- Special characters
Cologne-phonetics is a phonetic algorithm similar to Soundex, wich encodes words into a phonetic code, making it possible to compare how they sound rather than how they're written. It was developed by Hans Postel and contrary to Soundex, it's designed specific for the german language.
It involves three steps:
- Generate a code by representing every letter from left to right with a digit, according to a conversion table
- Remove double digits
- Remove every occurence of '0', except as a leading digit
$ cologne_phonetics.py "peter pédter" 127, 127 $ cologne_phonetics.py "umwelt umhwält" 06352, 06352 $ cologne_phonetics.py "urlaub uhrlaup" 0751, 0751
As you can see, similar sounding names produce the same result, with respect to the correct pronunciation.
$ cologne_phonetics.py "peter peta" 127, 12
This does not give the same result for each word because they may look similar, but (when pronounced correctly) don't really sound alike.
Try it / API
cologne_phonetics runs with Python 3.4+ or PyPy 3.5. It is available on PyPi and can be installed it via pip:
pip install cologne_phonetics
Alternatively you can download the latest release directly.
- encode(data, concat=False)
Return a list of result tuples.
Each tuple consists of the string that was encoded and its result.
If the input string is altered in any way before encoding, the tuple will contain the altered version.
>>> cologne_phonetics.encode("bäteS") >>> [('baetes', '128')]
concat=Trueis passed, words connected with hyphens will be treated as a single words.
Most of the time, the list will be
len(result_list) == 1. Only if the input string contains a space character or a hyphen it is splitted into substrings and each substring will be encoded seperately.
- compare(*data, concat=False)
- *data. Either at last 2 positional arguments or an iterable
- True if all encoded strings are equal, else False
- ValueError. If only one value is submitted or the submitted Iterable is of lenght 1.
Command line interface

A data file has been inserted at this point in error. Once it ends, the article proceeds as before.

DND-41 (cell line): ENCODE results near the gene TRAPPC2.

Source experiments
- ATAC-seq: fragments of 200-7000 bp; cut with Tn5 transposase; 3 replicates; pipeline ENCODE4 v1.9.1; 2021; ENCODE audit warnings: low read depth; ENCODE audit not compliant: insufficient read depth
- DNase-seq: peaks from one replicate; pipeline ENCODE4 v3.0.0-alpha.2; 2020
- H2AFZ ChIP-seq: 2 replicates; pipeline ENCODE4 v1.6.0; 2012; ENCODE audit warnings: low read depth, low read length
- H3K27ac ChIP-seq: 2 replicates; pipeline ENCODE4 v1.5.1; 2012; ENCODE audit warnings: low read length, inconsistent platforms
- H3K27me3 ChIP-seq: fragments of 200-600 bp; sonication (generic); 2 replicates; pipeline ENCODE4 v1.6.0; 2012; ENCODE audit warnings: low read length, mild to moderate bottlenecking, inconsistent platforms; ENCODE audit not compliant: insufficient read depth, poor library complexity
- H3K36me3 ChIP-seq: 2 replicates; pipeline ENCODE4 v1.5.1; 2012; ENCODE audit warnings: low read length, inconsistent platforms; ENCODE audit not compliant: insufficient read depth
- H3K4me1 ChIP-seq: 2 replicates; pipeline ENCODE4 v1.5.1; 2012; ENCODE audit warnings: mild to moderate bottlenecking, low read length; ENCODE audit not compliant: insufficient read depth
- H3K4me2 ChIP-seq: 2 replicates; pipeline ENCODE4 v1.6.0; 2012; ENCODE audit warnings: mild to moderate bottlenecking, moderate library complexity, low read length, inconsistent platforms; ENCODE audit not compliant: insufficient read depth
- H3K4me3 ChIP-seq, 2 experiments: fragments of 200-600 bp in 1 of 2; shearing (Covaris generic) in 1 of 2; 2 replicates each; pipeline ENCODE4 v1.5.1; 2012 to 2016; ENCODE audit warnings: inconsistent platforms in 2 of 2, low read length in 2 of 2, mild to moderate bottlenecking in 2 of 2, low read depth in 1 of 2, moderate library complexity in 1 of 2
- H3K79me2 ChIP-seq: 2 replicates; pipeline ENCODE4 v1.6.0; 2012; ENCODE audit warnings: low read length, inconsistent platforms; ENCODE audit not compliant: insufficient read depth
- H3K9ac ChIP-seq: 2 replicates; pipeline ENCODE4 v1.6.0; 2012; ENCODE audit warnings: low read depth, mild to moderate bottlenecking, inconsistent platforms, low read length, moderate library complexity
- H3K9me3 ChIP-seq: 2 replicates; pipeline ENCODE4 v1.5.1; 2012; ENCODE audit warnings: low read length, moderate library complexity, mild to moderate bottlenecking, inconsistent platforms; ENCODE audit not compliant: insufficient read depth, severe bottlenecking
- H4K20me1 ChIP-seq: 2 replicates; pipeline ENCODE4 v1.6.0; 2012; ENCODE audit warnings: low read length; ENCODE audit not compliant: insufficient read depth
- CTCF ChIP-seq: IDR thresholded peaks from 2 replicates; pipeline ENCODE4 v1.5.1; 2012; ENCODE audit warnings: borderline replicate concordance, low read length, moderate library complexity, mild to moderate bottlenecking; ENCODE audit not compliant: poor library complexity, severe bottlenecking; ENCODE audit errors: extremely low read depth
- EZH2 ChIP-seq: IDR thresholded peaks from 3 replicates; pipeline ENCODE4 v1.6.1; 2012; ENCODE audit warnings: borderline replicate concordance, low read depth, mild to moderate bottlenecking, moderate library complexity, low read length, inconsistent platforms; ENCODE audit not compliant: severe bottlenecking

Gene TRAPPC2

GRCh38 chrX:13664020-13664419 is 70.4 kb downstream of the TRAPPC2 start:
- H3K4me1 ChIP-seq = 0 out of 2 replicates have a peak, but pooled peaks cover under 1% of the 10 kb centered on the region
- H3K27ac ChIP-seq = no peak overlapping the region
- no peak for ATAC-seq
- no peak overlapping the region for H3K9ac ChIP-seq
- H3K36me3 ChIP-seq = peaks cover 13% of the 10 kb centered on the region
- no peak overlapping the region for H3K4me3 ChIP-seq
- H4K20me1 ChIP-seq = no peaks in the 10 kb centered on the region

$ cologne_phonetics.py hello 05 $ cologne_phonetics.py hello world 05, 3752
|-h, --help||show this help message and exit|
|-c, --concat||treat words connected by hyphens as seperate words|
|-v, --verbose||show detailed information|
|-p, --pretty||format output nicely|
Special characters are all characters that are not ascii-characters between A and Z. Most special characters are simply ignored, but even within the set of special characters, there are some that are even more special.
Word breaks and hyphens
By default, words connected by hyphens, e.g.
meier-lüdenscheid are seperated.
meier-lüdenscheid would become
'67', '52682'. If you
want it to be treated as a single word, you can pass a
to the encode functions.
While at first this doesn't seem to make a difference in the result, other than it being split into a list of strings, in some cases it can make a difference.
>>> cologne_phonetics.encode("weiss-chemie") >>> [('weiss', '38'), ('chemie', '46')] >>> cologne_phonetics.encode("weiss-chemie", concat=True) >>> [('weiss-chemie', '386')]
As you can see, a
4 got lost here.
In case you really want to compare the concatenated words you may use this option,
but in general there's not much use to it.
Umlaut and special character replacement
Umlaute and some other special characters are converted to their non-special equivalent.
- Removed encode_many()
- encode() now allways returns a list of result tuples
- Added --verbose and --pretty options to CLI
- New function: compare()
- Fixed an error that would lead to case sensitive comparison in compare
- Another error in compare was found (and fixed); Compare didn't actually compare output. It compared input. This was due to bad tests and introduced in 1.2.0, with the change that made encode always return a tuple as a result
- PyPy 3.5 is now officially supported
- A bug was fixed thah would lead encode to sometimes an preprocessed rather than the altered string in the result tuple